### Simple fraction to decimal conversions

In the cases of simple fractions involving manageable numbers, you can easily carry out the computation using the long division method. In this method, the denominator serves as the divisor. For proper fractions, you will obtain a decimal number whose total value is less than one. A simple case of 3/5 is applicable. On using the long division, you will obtain the final answer as 0.6; a value that less than one. The same cannot be said about improper fractions. In such cases, you will get as your answer, a mixture of whole and decimal numbers. Taking a simple case of 10/4 for instance, the long division gives you 2.5. The 2 is the whole number part while 0.5 is the decimal component.Fraction to Decimal |

**What about complex conversions?**

In everyday problem solving, you will not exclusively encounter such simple fractions to decimals conversions. In most cases, the numbers involved are often huge and therefore the simple techniques of long division become less preferable. What do you do in such situations? Using the calculator is a viable option. With the fraction to decimal calculator, you can convert virtually every fraction into its equivalent decimal component. You can do this directly suing either the physical calculators or the online calculators.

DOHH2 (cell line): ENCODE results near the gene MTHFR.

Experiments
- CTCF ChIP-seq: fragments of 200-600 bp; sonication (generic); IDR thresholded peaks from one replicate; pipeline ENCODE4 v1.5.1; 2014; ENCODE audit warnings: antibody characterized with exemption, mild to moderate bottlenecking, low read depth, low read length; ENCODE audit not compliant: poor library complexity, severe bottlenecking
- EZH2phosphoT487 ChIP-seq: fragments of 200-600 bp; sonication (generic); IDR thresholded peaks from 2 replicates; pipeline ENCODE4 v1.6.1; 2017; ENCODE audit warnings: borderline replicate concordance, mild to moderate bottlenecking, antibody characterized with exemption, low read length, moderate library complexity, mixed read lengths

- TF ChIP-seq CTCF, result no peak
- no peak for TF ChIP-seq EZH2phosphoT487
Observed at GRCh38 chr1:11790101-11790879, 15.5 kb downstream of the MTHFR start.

An easier way of converting fractions into decimals using the calculators is by involving the division function. Simply treat the denominator as the divisor with the numerator being the number to be divided. Performing the operations gives you the answer on the screen of the calculator. Depending on nature of fraction involved, the quotient, which is the required decimal, can have decimal numbers ranging from one to eight or even more.

**Recurring decimals**

In converting fractions to decimals, there are certain basic ideas you need to contend with. For a start, not all fractions will give you the perfect decimals with terminating digit. There are those that will give terminating decimals while others will keep on recurring. Fractions like 1/3 give recurring decimals, i.e., 0.333333 which call for rounding off. The resultant answer, which is given in decimals is, therefore, less accurate due to the rounding off errors. On the other hand, there are also those fractions that when converted into decimals, neither give recurring decimals of more than one number. A perfect example is 22/7, most often referred to as pie. Using the long division or other commonly used technique, you find the answer to be 3.1428571 with all the seven decimal components being recurrent. There are also those fractions that give non-terminating decimals with 23/59 being a perfect answer.

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